Cincinnati FOP demonstrates the vagaries of deploying body cameras
The current conflict illustrates how important it is for police administrators and union representatives to participate in the process of deploying body-worn cameras
In Cincinnati, an attorney for the local FOP sent a “cease and desist” letter to the city stating that until additional pay for wearing body-worn cameras has been decided, officers shouldn’t wear those devices. The letter, authored by Stephen Lazarus, said that requiring officers to wear cameras would “have a significant impact on the employees' wages, hours, or other terms and conditions of employment.”
Firing back in a memo, City Manager Harry Black wrote that “the FOP had ample opportunity to bargain over its proposal at various bargaining sessions and during mediation.”
This may or may not be the case — we don’t presently know whether all the necessary stakeholders were at the table during the deliberations on deployment of body-worn cameras — but the current conflict is an illustration of just how important it is for police administrators and union representatives to participate fully in the process of deploying body-worn cameras.
Recall that when in-car video systems were first introduced, there was widespread skepticism among many patrol officers who didn’t want to have “Big Brother” riding around in their squad car. Nowadays, cops who don’t have in-car systems are practically begging to get them, because they know the devices help make arrests which result in convictions, and prevent frivolous complaints by citizens.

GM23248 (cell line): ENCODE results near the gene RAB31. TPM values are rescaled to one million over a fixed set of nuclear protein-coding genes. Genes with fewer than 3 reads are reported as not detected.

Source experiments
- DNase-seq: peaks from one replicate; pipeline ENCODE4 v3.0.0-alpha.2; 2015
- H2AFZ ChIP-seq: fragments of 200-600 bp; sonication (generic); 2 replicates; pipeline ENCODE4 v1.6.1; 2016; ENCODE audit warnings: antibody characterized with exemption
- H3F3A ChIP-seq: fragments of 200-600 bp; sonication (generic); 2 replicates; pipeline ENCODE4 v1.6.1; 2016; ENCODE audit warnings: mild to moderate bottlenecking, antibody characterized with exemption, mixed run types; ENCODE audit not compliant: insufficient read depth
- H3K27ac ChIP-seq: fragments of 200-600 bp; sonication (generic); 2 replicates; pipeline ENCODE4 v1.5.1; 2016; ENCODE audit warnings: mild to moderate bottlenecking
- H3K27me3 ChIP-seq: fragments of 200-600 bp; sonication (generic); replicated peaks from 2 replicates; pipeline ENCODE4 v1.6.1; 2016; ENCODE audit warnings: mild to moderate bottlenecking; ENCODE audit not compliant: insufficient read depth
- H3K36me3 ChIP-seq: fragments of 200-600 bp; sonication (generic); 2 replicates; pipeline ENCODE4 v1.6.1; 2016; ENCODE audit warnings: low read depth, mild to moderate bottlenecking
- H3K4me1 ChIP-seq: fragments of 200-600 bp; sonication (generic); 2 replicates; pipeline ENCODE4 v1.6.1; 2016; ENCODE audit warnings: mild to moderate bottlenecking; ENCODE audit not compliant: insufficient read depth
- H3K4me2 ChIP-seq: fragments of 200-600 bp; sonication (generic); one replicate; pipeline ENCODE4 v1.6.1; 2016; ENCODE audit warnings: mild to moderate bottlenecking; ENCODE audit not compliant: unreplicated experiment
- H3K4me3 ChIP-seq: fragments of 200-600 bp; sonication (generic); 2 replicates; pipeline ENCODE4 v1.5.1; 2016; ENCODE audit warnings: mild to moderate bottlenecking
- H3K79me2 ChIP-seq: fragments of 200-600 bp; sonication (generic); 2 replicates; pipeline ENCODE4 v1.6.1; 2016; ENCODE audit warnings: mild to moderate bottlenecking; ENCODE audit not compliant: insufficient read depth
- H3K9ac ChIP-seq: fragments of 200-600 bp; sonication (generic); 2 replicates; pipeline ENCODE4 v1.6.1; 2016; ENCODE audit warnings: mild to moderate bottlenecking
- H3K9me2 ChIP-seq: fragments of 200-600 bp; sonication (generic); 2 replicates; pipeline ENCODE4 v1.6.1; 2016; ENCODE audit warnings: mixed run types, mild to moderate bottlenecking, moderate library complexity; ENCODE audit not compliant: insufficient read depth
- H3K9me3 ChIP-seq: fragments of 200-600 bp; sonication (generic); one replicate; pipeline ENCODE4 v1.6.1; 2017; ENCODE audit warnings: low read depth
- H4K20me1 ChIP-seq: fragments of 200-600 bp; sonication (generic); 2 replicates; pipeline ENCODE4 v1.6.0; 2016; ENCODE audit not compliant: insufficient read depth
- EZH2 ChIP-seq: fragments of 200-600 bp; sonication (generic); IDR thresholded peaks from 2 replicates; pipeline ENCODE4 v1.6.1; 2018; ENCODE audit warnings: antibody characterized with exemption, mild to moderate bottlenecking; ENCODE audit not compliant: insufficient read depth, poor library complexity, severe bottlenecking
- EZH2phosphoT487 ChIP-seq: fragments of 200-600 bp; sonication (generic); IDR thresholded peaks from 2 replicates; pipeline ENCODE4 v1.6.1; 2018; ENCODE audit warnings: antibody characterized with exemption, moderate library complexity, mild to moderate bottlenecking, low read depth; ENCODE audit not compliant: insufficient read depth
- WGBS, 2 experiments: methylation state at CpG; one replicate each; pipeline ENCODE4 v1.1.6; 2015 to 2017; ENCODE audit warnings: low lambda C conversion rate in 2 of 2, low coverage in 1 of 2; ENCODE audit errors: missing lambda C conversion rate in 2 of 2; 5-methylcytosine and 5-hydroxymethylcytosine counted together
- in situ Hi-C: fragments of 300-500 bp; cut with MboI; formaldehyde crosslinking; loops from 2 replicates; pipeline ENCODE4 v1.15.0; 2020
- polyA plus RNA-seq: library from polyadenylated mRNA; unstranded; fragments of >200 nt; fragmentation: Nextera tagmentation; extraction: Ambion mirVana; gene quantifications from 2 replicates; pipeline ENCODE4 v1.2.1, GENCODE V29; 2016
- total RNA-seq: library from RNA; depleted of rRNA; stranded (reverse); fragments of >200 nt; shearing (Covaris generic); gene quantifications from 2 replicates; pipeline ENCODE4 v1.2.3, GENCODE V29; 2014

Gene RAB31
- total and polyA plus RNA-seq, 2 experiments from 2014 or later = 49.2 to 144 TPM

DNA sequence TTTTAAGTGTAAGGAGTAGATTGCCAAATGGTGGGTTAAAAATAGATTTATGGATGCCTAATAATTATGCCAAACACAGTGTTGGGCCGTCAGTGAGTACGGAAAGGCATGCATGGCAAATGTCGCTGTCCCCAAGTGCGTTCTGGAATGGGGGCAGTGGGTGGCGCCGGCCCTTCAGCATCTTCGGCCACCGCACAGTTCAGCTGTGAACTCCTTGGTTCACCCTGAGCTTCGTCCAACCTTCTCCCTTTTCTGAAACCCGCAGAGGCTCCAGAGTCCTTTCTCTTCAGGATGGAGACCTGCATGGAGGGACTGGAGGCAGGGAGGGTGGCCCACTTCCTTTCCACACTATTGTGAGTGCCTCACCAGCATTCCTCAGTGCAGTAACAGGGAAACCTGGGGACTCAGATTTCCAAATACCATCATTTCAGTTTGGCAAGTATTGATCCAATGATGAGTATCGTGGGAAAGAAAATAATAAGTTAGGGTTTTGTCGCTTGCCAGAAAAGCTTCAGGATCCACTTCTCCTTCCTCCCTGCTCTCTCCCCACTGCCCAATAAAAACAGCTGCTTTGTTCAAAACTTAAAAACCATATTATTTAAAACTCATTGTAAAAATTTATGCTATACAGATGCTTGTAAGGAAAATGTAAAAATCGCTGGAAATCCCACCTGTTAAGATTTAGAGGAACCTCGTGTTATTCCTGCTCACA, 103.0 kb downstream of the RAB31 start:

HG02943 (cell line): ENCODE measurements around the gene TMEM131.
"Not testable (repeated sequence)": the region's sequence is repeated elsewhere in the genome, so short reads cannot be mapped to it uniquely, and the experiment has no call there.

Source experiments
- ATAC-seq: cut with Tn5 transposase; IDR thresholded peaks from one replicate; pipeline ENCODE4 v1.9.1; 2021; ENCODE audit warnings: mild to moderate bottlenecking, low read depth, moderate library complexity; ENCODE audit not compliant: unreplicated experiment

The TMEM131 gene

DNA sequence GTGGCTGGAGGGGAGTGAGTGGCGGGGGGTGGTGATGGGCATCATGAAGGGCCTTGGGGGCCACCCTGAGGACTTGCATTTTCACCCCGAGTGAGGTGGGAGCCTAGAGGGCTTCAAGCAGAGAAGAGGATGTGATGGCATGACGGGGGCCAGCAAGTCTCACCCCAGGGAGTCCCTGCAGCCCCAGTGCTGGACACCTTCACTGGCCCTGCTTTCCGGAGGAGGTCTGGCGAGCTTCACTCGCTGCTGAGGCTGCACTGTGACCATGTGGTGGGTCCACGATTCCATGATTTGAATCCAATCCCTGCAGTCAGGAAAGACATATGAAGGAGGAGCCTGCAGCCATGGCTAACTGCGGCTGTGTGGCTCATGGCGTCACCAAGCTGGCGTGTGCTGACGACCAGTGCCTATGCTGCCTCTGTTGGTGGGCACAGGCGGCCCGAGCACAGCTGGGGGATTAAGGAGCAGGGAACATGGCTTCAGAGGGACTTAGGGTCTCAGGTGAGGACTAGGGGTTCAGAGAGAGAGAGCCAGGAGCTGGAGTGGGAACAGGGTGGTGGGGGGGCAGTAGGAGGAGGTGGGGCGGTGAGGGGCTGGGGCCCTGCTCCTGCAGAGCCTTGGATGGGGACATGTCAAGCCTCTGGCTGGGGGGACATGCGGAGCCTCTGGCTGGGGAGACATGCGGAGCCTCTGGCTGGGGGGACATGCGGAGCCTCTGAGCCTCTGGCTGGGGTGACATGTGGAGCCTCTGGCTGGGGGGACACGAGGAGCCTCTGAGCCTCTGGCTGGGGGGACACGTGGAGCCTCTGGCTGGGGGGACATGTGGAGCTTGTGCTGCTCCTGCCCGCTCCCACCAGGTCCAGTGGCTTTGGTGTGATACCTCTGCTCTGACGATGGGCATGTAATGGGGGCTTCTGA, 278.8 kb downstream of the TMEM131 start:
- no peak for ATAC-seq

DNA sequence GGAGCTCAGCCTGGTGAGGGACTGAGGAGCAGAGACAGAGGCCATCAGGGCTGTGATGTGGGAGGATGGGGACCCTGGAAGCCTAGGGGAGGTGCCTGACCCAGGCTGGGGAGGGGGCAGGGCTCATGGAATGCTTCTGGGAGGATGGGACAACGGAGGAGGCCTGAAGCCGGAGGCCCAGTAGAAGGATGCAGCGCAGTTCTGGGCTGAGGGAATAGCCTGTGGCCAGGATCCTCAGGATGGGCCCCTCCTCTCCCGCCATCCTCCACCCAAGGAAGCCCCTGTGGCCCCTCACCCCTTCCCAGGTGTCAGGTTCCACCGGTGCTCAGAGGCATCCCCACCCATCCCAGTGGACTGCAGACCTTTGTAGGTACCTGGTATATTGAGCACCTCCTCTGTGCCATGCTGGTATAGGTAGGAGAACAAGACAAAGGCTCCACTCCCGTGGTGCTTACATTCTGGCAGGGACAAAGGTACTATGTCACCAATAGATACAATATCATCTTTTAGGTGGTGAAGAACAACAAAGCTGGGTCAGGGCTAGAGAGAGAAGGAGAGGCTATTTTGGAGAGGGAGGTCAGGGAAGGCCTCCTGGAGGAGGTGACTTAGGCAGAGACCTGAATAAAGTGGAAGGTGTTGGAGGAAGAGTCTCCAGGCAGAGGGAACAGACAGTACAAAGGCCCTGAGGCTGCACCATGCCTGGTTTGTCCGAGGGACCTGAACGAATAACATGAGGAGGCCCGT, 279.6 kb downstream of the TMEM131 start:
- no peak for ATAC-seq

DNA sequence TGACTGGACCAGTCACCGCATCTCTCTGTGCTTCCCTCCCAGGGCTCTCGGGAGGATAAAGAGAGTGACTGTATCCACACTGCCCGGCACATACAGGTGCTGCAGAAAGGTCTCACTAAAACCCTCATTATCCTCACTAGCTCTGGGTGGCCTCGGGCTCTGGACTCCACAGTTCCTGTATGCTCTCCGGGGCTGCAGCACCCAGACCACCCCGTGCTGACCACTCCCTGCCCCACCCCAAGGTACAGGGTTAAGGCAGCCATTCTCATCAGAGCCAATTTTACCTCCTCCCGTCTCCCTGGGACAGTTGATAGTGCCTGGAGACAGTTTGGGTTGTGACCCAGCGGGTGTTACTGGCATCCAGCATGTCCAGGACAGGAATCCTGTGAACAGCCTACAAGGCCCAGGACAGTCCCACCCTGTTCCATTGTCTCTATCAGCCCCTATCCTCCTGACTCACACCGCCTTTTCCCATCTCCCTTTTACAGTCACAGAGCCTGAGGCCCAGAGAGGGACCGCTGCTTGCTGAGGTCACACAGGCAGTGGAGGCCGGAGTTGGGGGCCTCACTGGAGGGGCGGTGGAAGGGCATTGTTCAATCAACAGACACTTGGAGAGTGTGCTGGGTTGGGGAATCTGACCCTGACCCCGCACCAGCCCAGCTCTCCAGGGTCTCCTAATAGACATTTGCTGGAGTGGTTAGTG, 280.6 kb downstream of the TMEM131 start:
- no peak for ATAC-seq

Sound BWC policy collaboratively created by all stakeholders — administrators, police unions, civil rights groups, local lawmakers, and others — can ensure that the rollout of a body-worn camera initiative goes off without such a hitch as we see in Cincinnati.
Another takeaway from reading the coverage of the disagreement is the demand for increased compensation for officers wearing the cameras. This is not new. While the current battle over BWCs might really just be a proxy war in a greater dispute over wages in general, the matter of increased pay for wearing BWCs had been previously addressed in other cities.
In an interview with WCPO News in Cincinnati, union president Daniel Hils said “We find more and more cities are collectively bargaining with their police unions about the use of body cameras.”
Hils is 100 percent correct. Officers in Denver sought increased wages for having the additional responsibility of wearing BWCs, and Boston PD offered an incentive of $500 to officers who would participate in a pilot program.
Hils said the city did not collectively bargain with the union regarding the body worn cameras, and indicated that the union may go to court to try to force the city into collective bargaining. Time will tell on that one.
Welcome to the future
The fact is, BWCs are indisputably the future of law enforcement — there will soon come a day when nearly every cop in America is wearing one — and for the most part, LEOs are eager to have them added to their uniforms.
They know that research has shown that wearing BWCs helps significantly reduce citizen complaints against officers, and simultaneously lowers use of force incidents by officers (subjects are more likely to comply with commands when they know the camera is watching).
As we watch the controversy in Cincinnati unfold, let’s keep in mind that while BWCs — like every other piece of police equipment — have certain limitations, the upside of this technology far outweighs any perceived or potential downside.